I like a lot of stuff. I like a lot of stuff a lot. That’s part of what it takes to be a nerd. Really all being a nerd is about is liking things a whole bunch. I don’t have enough time to do all the things I want to. I like books, I like comics, I like Tokusatsu, I like video games, and music and bike riding, and everything. I’m also a full time student and have a full time job as well as a part time job. No time. This, coupled with some general disinterest in certain parts of all the things I like have forced me to think even more critically about what I spend my time on.

I wrote a post earlier about why I don’t have escapist fiction.  I know I’m in a minority of people in regards to this, but I have a difficult time escaping into worlds that feel like they’re doing all they can to tell me I’m not wanted. I can’t go to Jim Butcher’s Chicago because he has said in his own words that his ideal fantasy Chicago is one without black people in it. That’s a bunch of  books I’d otherwise have been interested in. That’s a blatant example. It’s also an example of a problem with the real world impinging on this escapism I’m supposed to be trying to indulge in.

Steven Moffat is a good example of this in television. I just can’t get behind anything the dude is involved with. As good as those shows may be to a lot of people I just can’t support someone who is as open an ass as that guy. Not to mention that his views often work their way into tv shows. It’s completely ruined Dr Who for me. It’s happening in comics. There still aren’t black writers and Marvel and DC (and that’s part of a larger discussion) in 2012 and any attempt to talk about why turns into huge deflection party. This goes for people defending Marvel and DC and for people saying I should only look into indie books. There’s this gulf of conversation that is super stupid. The comments that come out of Marvel and DC about the issue (and other issues surrounding race and gender) are paternalistic at best and outright offensive more often than not. Makes me not want to read their stuff.

Which is actually good for me. The comic industry itself has forced me to look in odd places to find stuff I like. Soon I’ll actually be good at it, and once that happens I’ll be able to spend more time with the stuff I like. More enjoyment! Yay! More time to like things! This doesn’t mean I’ll like everything I read or watch or listen to. Far from it, actually. It does mean that I can have different conversations around the stuff. It doesn’t mean I won’t stop into the super hero world every  now and then and go “Woah there! Why aint there no negros on your team and why is the only woman wearing a tube top and short shorts while all the dudes are covered from head to toe?” and so forth. Hopefully I can find more interesting things to discuss.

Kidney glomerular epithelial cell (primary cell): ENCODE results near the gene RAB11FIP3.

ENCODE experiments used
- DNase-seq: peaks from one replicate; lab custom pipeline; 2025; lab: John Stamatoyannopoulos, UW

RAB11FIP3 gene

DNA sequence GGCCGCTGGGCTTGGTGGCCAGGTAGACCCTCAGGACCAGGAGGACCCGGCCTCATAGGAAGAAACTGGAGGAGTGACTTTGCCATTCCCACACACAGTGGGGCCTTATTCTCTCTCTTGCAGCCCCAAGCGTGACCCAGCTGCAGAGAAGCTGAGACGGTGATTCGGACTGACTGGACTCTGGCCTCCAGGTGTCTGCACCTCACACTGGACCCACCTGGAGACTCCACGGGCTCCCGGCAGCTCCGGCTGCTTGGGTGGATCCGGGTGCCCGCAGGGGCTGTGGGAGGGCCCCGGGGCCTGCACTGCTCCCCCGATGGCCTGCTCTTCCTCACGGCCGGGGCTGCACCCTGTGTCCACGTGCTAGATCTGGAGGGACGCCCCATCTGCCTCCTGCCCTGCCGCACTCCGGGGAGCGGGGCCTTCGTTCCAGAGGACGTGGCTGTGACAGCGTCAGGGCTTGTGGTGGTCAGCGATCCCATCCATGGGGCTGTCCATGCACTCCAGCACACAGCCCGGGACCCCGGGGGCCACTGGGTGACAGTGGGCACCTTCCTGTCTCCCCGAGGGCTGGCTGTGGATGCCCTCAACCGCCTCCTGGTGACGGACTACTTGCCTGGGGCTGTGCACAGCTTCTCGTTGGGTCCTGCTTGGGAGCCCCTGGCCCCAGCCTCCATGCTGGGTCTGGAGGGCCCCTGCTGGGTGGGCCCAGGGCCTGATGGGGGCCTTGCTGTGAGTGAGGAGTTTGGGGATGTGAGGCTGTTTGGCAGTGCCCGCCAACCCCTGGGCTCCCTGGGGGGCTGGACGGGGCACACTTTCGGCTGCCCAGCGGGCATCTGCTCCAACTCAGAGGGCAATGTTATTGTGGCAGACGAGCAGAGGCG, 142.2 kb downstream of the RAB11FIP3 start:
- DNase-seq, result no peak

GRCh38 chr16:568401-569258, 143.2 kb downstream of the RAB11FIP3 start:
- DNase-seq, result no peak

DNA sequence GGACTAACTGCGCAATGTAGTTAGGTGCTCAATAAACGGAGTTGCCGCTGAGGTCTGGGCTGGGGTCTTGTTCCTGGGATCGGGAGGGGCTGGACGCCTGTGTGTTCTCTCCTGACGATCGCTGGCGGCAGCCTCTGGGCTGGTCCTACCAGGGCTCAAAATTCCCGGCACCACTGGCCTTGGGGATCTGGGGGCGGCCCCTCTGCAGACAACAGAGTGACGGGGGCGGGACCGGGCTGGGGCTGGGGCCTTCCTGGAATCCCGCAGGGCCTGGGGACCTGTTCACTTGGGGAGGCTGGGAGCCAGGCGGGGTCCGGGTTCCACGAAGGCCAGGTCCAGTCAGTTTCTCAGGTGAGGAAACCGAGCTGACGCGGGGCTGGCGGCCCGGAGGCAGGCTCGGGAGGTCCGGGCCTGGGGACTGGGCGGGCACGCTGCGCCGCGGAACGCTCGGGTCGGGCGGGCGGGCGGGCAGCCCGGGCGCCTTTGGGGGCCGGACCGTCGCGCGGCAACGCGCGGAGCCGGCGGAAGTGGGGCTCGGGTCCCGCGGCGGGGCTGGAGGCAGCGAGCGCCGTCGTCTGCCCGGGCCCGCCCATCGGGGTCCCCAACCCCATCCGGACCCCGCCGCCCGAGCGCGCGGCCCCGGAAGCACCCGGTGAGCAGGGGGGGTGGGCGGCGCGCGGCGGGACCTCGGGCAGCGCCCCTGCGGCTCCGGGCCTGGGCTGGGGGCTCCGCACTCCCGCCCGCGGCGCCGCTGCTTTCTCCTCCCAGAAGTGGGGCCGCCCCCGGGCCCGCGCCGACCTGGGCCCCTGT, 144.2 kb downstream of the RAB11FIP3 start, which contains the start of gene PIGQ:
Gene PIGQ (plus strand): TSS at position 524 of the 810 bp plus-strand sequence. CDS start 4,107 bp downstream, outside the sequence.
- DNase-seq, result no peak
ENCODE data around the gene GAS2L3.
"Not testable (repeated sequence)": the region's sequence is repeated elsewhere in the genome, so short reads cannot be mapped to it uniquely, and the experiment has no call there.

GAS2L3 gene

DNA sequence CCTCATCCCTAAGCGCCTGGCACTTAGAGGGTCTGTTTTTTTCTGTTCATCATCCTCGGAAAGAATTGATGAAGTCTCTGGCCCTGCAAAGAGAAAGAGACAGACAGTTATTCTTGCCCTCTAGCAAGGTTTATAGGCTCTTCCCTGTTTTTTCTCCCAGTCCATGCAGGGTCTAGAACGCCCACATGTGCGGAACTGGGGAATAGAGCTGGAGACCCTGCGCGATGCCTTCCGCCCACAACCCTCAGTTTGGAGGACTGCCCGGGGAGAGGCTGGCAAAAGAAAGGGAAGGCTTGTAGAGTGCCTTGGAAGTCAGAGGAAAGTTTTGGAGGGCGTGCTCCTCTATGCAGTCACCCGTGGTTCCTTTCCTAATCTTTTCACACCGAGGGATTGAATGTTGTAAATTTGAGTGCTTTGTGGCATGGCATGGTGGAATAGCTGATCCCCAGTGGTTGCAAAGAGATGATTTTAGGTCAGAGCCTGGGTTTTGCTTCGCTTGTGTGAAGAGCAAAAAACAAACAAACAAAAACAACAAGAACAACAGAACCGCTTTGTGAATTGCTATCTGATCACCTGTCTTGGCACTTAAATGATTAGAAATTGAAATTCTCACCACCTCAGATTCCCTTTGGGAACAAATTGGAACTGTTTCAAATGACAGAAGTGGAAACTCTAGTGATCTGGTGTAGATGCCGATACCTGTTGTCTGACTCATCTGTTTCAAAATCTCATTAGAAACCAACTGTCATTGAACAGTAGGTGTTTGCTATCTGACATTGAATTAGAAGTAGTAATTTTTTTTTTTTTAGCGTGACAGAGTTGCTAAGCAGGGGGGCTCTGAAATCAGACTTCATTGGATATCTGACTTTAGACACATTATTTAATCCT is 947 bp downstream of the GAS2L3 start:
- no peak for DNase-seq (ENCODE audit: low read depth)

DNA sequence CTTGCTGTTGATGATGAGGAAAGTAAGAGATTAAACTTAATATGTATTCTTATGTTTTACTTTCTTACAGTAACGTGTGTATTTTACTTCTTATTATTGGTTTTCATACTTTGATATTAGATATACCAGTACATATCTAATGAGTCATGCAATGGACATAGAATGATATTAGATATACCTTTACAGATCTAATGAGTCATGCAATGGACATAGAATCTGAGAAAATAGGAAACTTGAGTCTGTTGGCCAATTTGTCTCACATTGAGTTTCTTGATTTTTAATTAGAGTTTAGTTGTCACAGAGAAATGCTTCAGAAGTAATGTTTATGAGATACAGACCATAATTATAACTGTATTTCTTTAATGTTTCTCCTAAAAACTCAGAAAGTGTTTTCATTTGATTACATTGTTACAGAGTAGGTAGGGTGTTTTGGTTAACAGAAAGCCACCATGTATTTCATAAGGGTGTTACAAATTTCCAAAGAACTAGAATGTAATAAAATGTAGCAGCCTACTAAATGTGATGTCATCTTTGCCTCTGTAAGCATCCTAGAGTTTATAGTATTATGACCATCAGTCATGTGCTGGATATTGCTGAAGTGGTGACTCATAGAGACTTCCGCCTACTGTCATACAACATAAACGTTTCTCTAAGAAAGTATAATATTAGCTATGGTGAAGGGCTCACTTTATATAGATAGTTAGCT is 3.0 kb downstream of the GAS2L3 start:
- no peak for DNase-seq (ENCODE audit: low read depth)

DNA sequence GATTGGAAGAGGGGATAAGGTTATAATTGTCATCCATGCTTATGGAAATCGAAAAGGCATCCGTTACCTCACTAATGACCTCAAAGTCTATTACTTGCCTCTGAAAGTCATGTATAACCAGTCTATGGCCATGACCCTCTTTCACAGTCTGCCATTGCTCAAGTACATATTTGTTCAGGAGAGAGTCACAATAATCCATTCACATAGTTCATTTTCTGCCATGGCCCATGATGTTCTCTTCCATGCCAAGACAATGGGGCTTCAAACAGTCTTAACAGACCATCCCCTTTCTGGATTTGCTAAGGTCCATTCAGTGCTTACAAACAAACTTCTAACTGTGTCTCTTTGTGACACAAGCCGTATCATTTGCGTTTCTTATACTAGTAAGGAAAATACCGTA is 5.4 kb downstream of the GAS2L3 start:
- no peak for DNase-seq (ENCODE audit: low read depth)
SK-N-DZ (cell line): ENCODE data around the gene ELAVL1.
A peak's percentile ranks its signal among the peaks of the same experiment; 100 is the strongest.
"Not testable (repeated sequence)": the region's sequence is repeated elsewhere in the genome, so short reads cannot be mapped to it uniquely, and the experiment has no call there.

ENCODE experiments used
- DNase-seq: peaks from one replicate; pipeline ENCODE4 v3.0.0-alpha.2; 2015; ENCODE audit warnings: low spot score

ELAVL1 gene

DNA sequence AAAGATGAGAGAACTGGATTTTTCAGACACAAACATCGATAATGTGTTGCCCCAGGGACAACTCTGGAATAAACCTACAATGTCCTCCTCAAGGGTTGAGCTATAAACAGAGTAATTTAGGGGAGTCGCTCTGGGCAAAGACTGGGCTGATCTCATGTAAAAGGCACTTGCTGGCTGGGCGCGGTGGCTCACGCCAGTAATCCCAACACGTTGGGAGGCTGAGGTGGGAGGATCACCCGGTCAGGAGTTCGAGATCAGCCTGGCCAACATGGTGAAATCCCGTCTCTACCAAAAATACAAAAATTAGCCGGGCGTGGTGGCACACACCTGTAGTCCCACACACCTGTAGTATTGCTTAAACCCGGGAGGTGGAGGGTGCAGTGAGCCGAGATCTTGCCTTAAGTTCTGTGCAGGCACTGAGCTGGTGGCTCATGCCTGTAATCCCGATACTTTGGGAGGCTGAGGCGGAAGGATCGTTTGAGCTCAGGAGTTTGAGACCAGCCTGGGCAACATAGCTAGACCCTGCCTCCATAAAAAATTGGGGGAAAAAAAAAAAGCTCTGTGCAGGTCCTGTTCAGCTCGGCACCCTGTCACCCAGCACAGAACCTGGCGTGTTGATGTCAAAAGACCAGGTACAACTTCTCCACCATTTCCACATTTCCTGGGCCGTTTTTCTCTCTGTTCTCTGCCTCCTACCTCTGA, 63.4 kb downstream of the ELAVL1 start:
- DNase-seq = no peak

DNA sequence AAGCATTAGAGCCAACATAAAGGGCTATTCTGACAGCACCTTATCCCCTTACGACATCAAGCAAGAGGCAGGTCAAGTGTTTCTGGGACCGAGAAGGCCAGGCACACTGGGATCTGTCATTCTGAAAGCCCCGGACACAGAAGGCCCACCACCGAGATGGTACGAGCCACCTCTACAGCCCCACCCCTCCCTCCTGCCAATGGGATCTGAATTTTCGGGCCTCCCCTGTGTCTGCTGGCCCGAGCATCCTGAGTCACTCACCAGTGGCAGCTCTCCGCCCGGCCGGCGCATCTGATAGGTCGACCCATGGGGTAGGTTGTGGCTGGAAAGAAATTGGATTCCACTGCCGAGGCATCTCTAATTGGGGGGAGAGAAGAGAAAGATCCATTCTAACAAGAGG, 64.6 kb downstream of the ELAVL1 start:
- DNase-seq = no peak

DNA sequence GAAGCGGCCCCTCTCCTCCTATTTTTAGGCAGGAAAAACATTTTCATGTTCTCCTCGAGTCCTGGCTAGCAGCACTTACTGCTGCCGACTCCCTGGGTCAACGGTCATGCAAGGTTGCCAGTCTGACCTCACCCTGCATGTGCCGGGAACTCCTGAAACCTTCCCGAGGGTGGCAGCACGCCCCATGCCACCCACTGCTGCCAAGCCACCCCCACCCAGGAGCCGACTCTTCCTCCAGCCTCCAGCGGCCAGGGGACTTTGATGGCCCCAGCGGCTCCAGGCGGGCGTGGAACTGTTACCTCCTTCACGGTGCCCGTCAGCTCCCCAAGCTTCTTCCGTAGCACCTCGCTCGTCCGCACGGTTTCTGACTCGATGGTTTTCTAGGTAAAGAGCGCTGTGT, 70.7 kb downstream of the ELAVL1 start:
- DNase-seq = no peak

It’s worked out for me with novels. That, mostly because despite the publishing industry being run by conservative zombie koalas, they’ve managed to talk to people who aren’t white and gone and published their books. They’ve also talked to people who are white and are interested in populating their worlds with people that don’t all look, act, and think like them and published their books. Amazing how that works and those guys are making money but comics just batten down the hatches on what clearly hasn’t been working for going on a decade. Whatever.

This just happens to also coincide with me finding Tokusatsu again. I’m currently plowing through the most recent season of Kaizoku Sentai Gokaiger and it’s like, just the best. It’s managed to hit at the right time as well. There are problems (just like there are in everything. Except maybe N. K. Jemisin’s Inheritance Trilogy) but those problems don’t come anywhere close to being turn offs. The series is so good. There are other things as well like Kamen Rider and reprints of Sailor Moon and Cardcaptor Sakura. Good stuff. My girlfriend and I are crushing through old books and getting enjoyment out of having super long esoteric conversations about them. (If you can, find a good book club, or just make one yourself that’s really exclusive. It’s great).

So what’s the point of this? I don’t know. Originally it was to say that there’s a lot of stuff I don’t like, and that absolutely doesn’t mean that I don’t like anything. It was also to say that new good things aren’t necessarily replacing old bad things. That’s too simplistic. It was saying that new good things make you think about the old things in different ways and ask different questions. It makes you appreciate why you like what you like more somehow. It also makes you want more of it so you’ll try and go get it. It also means you have less time to suffer through garbage. It’s pretty awesome.